For harbor porpoises, the ocean is a 24-hour buffet

harbor porpoise

Harbor porpoises eat hundreds of tiny fish every hour, capturing more than 90 percent of what they chase, a new study finds.


Harbor porpoises are the world’s smallest cetaceans. The marine mammals, which look something like a small, beakless dolphin, live in colder waters of the Northern Hemisphere and tend to stick closer to shore — a trait that led to their name. Because small bodies would lose heat quickly in cold water, scientists have thought that harbor porpoises must eat a lot, consuming as much as 10 percent of their body weight daily, to stay warm and well fed.

Now scientists have figured out just how good harbor porpoises are at finding a meal. These animals can go after hundreds of tiny fish each hour, and they are very successful hunters.

Between September 2012 and August 2014, Danuta Maria Wisniewska of Aarhus University in Denmark and colleagues tagged five harbor porpoises that had been caught as bycatch by fishermen off the Danish coast. The tags, attached via suction cup 5 centimeters behind a porpoise’s blowhole, recorded the animal’s movements and the clicking noises it made as it hunted prey. After about 24 hours, the tag detached and was retrieved.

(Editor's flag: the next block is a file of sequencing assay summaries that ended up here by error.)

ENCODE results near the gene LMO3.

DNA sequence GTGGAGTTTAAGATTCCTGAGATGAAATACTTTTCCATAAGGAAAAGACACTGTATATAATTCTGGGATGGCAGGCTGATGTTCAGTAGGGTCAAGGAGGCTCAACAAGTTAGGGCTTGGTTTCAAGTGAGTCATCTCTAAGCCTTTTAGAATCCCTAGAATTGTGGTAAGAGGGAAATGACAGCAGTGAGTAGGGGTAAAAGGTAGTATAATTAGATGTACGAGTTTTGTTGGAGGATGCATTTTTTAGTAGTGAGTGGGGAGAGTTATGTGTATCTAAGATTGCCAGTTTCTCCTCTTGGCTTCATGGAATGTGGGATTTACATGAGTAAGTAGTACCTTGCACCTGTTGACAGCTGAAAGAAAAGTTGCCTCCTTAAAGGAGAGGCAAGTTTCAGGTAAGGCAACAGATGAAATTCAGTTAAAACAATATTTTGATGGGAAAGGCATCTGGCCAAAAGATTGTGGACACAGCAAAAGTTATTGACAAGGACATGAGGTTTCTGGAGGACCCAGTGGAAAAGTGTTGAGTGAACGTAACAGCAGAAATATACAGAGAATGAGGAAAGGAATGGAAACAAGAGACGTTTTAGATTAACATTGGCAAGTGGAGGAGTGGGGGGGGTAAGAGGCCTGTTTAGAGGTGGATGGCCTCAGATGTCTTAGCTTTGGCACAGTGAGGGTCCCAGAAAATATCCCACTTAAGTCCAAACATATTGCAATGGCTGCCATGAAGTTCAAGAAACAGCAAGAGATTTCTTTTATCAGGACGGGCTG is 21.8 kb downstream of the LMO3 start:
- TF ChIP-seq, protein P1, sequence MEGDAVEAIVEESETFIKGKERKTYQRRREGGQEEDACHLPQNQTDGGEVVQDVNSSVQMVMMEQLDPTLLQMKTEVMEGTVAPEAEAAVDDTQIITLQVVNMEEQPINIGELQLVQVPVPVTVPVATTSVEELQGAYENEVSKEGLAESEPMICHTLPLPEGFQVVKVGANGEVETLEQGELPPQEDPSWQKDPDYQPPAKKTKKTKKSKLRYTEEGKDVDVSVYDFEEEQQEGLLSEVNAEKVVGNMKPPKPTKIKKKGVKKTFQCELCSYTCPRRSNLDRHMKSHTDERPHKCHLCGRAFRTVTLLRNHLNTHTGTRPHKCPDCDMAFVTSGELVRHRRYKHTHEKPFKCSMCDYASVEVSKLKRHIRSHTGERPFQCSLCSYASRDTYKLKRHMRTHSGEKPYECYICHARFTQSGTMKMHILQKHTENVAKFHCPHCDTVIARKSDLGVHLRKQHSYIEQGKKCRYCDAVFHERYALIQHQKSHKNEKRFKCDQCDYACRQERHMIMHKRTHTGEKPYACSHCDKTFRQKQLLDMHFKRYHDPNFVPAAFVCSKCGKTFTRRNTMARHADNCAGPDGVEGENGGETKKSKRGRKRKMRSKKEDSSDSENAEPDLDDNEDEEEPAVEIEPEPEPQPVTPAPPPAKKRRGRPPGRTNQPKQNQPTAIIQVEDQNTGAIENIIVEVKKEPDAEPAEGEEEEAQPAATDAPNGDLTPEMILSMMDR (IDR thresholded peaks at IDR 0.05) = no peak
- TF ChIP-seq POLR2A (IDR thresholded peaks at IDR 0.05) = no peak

“Tagged porpoises foraged nearly continuously, targeting small prey with remarkably high capture success rates,” the researchers report May 26 in Current Biology.

The tags revealed that the porpoises encountered up to 200 fish during the day and 50 to 550 after dusk, when the animals tended to hunt in deeper waters. The porpoises mostly targeted fish just 3 centimeters to 10 centimeters long, and were successful at catching them more than 90 percent of the time.

Harbor porpoises have features that help them manage this continuous munching: They have small stomachs that can accommodate only 1.9 kilograms of food maximum at a time, and their digestive tracts are short and move meals through the body in just 140 minutes. (Humans require an average of 40 hours.)  

But this need to feed continuously to support a high metabolism has harbor porpoises “operating on an energetic knife-edge,” the researchers note. Because they have to eat and eat and eat to survive, it doesn’t take much to disturb their routine and put them on the path to starvation. “Individual porpoises have been reported to starve to death in less than a week,” the team notes.

Anthropogenic disturbances and changes to the marine ecosystem could be especially dangerous to this species, one in which starvation rates have been rising.

Sarah Zielinski is the Editor, Print at Science News Explores. She has a B.A. in biology from Cornell University and an M.A. in journalism from New York University. She writes about ecology, plants and animals.